ment process would be beneficial. Automated code review can be ap- volve a complete rewrite of it.
To address your particular situa- plied whether the code under develop- Unit testing and execution tracing
tion, it’s initially useful to consider how ment is for a new project, an enhance- focus on the behavior of an executing
each of the five key attributes fits into ment, or a new application using existing application and are therefore aspects of
the development process. code. With legacy applications, automat- dynamic analysis. Unit, integration, and
The diagram in Figure 1 superim- ed code review is particularly strong for system analyses use code compiled and
poses the different analysis techniques presenting the logic and layout of such executed in a similar environment to
on a traditional “V” development mod- code in order to establish an under- that which is being used by the applica-
el. Obviously, your particular project standing of how it works with a view to tion under development.
may use another development model. further development. On the other Unit testing traditionally employs a
In truth, the analysis is model agnostic. hand, with new development the analy- bottom-up testing strategy in which
A similar representation could be con- sis can begin as soon as any code is writ- units are tested and then integrated
ceived for any other development ten—no need to wait for a compilable with other test units. In the course of
process model—waterfall, iterative, ag- code set, let alone a complete system. such testing, individual test paths can
ile, and so forth. Formally-defined languages (or be examined (execution tracing) to es-
The extent to which it is desirable formal methods) are labor intensive tablish the most comprehensive cover-
to cover all elements of the develop- and, although they have their benefits, age analysis. Clearly it’s not necessary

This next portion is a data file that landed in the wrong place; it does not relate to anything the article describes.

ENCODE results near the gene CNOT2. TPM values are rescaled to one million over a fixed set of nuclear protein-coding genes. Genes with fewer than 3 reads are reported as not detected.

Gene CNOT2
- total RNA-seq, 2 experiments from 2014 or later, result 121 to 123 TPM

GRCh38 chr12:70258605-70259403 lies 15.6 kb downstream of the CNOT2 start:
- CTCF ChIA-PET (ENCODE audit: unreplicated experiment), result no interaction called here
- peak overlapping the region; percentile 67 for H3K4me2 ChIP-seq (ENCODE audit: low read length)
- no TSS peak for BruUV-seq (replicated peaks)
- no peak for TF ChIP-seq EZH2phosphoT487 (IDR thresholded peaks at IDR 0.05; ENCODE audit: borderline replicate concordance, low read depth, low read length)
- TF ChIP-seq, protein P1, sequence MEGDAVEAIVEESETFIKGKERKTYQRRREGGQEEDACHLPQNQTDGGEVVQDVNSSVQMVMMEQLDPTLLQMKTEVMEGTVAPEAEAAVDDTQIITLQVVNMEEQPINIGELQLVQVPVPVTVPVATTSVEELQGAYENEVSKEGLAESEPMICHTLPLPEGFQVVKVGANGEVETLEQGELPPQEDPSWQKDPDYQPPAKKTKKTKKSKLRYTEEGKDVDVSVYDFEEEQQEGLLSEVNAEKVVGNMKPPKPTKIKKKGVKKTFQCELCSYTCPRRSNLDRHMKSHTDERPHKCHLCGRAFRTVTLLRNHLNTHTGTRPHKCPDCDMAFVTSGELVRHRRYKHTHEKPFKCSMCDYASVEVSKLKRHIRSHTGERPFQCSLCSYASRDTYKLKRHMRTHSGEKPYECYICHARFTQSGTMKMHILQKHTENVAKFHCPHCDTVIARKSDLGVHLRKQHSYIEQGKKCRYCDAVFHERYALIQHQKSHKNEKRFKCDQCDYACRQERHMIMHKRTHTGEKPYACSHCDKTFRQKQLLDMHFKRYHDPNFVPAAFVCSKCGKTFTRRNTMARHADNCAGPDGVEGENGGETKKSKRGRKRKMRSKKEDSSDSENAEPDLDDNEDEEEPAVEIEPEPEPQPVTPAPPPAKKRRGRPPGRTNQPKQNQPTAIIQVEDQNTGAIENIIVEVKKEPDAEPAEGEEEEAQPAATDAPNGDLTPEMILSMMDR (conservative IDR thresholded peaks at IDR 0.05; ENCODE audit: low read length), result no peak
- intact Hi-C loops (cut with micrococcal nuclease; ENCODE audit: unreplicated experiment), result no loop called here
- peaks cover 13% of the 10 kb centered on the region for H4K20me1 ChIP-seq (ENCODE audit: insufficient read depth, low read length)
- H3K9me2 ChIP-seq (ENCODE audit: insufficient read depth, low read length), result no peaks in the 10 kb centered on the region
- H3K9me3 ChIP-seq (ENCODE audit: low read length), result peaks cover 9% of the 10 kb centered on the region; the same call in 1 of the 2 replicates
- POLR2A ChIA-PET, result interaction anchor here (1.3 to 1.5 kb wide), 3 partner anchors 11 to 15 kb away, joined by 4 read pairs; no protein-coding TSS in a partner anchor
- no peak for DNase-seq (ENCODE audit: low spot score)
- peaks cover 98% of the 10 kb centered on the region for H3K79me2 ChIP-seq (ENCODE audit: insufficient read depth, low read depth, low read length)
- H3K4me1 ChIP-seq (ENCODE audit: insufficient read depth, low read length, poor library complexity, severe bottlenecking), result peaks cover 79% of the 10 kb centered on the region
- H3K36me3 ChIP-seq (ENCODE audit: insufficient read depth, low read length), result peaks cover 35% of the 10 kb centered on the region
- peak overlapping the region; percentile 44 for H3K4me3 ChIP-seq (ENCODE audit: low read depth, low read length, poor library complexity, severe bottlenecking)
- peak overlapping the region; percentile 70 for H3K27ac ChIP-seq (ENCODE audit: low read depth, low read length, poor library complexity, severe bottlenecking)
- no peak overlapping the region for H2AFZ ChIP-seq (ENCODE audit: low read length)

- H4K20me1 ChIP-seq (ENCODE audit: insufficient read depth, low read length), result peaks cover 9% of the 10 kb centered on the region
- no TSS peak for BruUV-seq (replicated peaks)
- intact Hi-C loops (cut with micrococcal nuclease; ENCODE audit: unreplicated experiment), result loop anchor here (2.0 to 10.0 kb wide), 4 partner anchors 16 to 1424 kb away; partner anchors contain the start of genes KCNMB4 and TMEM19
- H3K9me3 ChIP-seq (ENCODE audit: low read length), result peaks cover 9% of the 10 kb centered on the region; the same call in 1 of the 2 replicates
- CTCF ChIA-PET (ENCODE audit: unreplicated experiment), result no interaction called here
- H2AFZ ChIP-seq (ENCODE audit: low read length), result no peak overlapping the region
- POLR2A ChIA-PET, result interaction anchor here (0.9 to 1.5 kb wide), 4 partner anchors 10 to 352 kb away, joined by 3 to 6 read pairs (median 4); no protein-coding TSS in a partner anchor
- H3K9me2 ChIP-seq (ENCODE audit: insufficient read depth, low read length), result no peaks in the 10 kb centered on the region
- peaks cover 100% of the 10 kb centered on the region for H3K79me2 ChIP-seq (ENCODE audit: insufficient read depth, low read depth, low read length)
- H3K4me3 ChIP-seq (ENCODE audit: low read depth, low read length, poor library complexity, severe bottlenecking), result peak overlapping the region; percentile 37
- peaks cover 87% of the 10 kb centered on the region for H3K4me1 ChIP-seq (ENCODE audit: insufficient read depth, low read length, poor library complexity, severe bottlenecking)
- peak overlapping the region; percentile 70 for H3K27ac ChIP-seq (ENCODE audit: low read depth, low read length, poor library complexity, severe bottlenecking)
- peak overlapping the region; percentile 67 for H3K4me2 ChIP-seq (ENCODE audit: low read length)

ment cycle depends very much on the
initial state of development and the de-
sired outcome. KEY ATTRIBUTES OF DYNAMIC-ANALYSIS TOOLS
During the coding phase, the appli-
cation of coding standards and hence the 4. Execution tracing (or code coverage analysis)—details which parts of com-
use of automated code review is the least piled and linked code have been executed often by means of soft-
controversial of the five attributes. Many ware instrumentation probes that are automatically added to the
tools help with this phase of develop- high-level source code before compilation.
ment, so product selection hinges on:
5. Unit testing—snippets of software code are compiled, linked, and
built in order that test data (also called “vectors”) can be specified
• Support of specific standards you
need to comply with (such as and checked against expectations.
MISRA, IEC 62304, CERT C, or Unit testing can be extended to include the automatic defini-
internal company or project stan- tion of test vectors by the unit test tool itself.
dards). Note that where tools claim
to cover the same standard, the

www.embedded.com | embedded systems design | MARCH 2011 17


to have a complete code set available in or less rigorously-developed applica-
order to initiate tests such as these. tions. It doesn’t rely on a formal devel-
Unit testing is complemented by opment approach and can simply be
functional testing, a form of top-down applied to the source code as it stands,
testing. Functional testing executes func- even when you have no indepth knowl-
tional test cases, perhaps in a simulator edge of the code. That ability makes
or in a target en- this methodology
vironment, at sys-
tem or subsystem
level. ! The goal of finding every
defect in a nontrivial
very appealing for
a development
team in a fix—per-
Clearly, these
dynamic ap-
proaches test not ! program is unreachable
unless approximations are
haps when
timescales are
short, but cata-

!
only the source strophic and un-
code, but also the included, which lead to predictable run-
compiler, linker, “false positive” warnings. time errors keep
development en- coming up during
vironment, and system test.
potentially even target hardware. When Prediction of dynamic behavior
the functionality of the code is the pri- via static analysis can take a number of
mary concern, you have little alternative forms, but it commonly uses the soft-
but to deploy dynamic analysis. Unit test ware source code as a model to predict
or system test must deploy dynamic the behavior of that code when it’s ex-
analysis to prove that the software actu- ecuted. Each operation is statically
ally does what it is meant to do. evaluated against a superset of the
Alternatives do exist when robust- whole range of operating conditions
ness testing is the key concern, however. that can occur during program execu-
The static prediction of dynamic tion. The developer can then analyze
behavior works well for existing code the whole data set applicable to the

The five fundamental test-tool attributes directly relate to the specific development
stages of design, code, test, and verification.

Requirements Acceptance
analysis and
and specification maintenance
Formally-defined language

Formally-defined language

Detailed Software
software design integration